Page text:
Chase-Lockwood and Masino (2002) outlined an action-research project in which they used research-identified effective spelling practices in two year 5 classes. Over a period of sixteen weeks, they compared students’ abilities in the intervention classes with students in a control class. Significant improvements were demonstrated by the intervention group so new practices were adopted by staff.
A number of authors examined problems with current practices. For example, it was found to be hard to train teachers to use different methods from how they had learned to spell.  ‘Since teachers tend to teach how they were taught it is particularly difficult to change beliefs and practices around spelling.’ (Asselin 2001)  In addition, many teachers were not familiar with the range of effective spelling teaching strategies and spelling terminology (Chase-Lockwood & Masino 2002; Hurry et al, cited in Devonshire & Fluck 2010), nor did they feel adequately prepared to teach spelling. Milton, Rohl and House (2007), reported on a survey regarding teacher preparedness to teach spelling. They relayed that only 34% of secondary teachers felt they had received adequate preparation to teach spelling. Nunes, Bryant, Hurry and Pretzlick (2006) taped and analysed 46 literacy lessons and discovered little use of morphemes in the teaching of spelling. Their discussions with teachers, uncovered some explicit knowledge about aspects of morphemes, but quite significantly, very little knowledge about the meaning function of morphemes.
In the Sunday Herald Sun (April 17, 2011), it was reported that ‘academics and primary education specialists say Victorian children are paying the price for the Education Department’s failure to heed a federal literacy taskforce’s calls for a return to a structured phonics-based teaching.’ An included quotation of Dr Hempenstall, child psychologist and RMIT senior lecturer, stated that ‘Teachers today have not been taught to teach phonics in a systematic way...They don’t receive that training in their teacher education, so it doesn’t matter whether or not people are saying, “We do teach phonics”, they need to have that training for it to have an impact.’ (Heard 2011, p. 18)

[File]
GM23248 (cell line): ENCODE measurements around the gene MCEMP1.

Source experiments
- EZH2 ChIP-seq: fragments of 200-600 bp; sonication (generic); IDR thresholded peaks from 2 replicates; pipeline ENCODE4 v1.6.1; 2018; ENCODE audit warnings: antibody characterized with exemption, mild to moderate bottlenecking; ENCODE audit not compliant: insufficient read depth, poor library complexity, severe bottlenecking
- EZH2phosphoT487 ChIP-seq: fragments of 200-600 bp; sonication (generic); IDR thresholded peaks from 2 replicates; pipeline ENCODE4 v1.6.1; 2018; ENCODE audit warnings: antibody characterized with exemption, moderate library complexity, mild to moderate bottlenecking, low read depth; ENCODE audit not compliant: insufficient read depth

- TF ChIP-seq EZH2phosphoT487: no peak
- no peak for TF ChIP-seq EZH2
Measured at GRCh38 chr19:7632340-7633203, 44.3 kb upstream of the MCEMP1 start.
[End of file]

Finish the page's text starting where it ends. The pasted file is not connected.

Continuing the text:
There is evidence for teacher dissatisfaction using whole-word spelling approaches and the belief this method is ineffective; yet teachers feel unprepared to change how they teach spelling (Fresch 2007; Heard 2011). A possible outcome of this has been for teachers to approach spelling instruction in their own, often varied ways (Schlagal 2002).
Chandler (2000) and Sipe (2008) discussed a common notion that secondary teachers shouldn’t need to teach spelling and if students can’t spell by the time they reach secondary school, they probably won’t. Chandler explains how she realised that ‘as students’ writing and thinking become more complex, so do their spelling needs, and their teachers must be prepared to meet those needs.’(p. 88) She further outlines that ‘when we hold secondary students accountable for poor spelling but do not provide any deliberate instruction regarding how to become better spellers we abdicate our absolutely essential responsibility to help all the writers in our care move forward from wherever they may be in their development.’ (p. 94)